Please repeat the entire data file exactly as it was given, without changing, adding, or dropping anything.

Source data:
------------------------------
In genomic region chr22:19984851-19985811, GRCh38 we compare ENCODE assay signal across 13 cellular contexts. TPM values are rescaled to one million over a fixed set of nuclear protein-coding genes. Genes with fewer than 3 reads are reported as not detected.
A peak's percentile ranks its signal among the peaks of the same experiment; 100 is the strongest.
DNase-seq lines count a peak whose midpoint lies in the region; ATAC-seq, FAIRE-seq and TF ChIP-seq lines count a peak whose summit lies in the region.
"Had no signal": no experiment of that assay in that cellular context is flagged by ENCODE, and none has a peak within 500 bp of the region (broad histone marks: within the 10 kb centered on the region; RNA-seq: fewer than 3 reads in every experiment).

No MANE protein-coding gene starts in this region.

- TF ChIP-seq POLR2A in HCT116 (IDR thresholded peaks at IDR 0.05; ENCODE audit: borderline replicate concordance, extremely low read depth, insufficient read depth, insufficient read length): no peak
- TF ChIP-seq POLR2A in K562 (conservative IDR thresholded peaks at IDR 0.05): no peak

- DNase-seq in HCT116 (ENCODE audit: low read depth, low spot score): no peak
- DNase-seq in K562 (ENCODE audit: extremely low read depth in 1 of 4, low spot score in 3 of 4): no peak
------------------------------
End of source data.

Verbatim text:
In genomic region chr22:19984851-19985811, GRCh38 we compare ENCODE assay signal across 13 cellular contexts. TPM values are rescaled to one million over a fixed set of nuclear protein-coding genes. Genes with fewer than 3 reads are reported as not detected.
A peak's percentile ranks its signal among the peaks of the same experiment; 100 is the strongest.
DNase-seq lines count a peak whose midpoint lies in the region; ATAC-seq, FAIRE-seq and TF ChIP-seq lines count a peak whose summit lies in the region.
"Had no signal": no experiment of that assay in that cellular context is flagged by ENCODE, and none has a peak within 500 bp of the region (broad histone marks: within the 10 kb centered on the region; RNA-seq: fewer than 3 reads in every experiment).

No MANE protein-coding gene starts in this region.

- TF ChIP-seq POLR2A in HCT116 (IDR thresholded peaks at IDR 0.05; ENCODE audit: borderline replicate concordance, extremely low read depth, insufficient read depth, insufficient read length): no peak
- TF ChIP-seq POLR2A in K562 (conservative IDR thresholded peaks at IDR 0.05): no peak

- DNase-seq in HCT116 (ENCODE audit: low read depth, low spot score): no peak
- DNase-seq in K562 (ENCODE audit: extremely low read depth in 1 of 4, low spot score in 3 of 4): no peak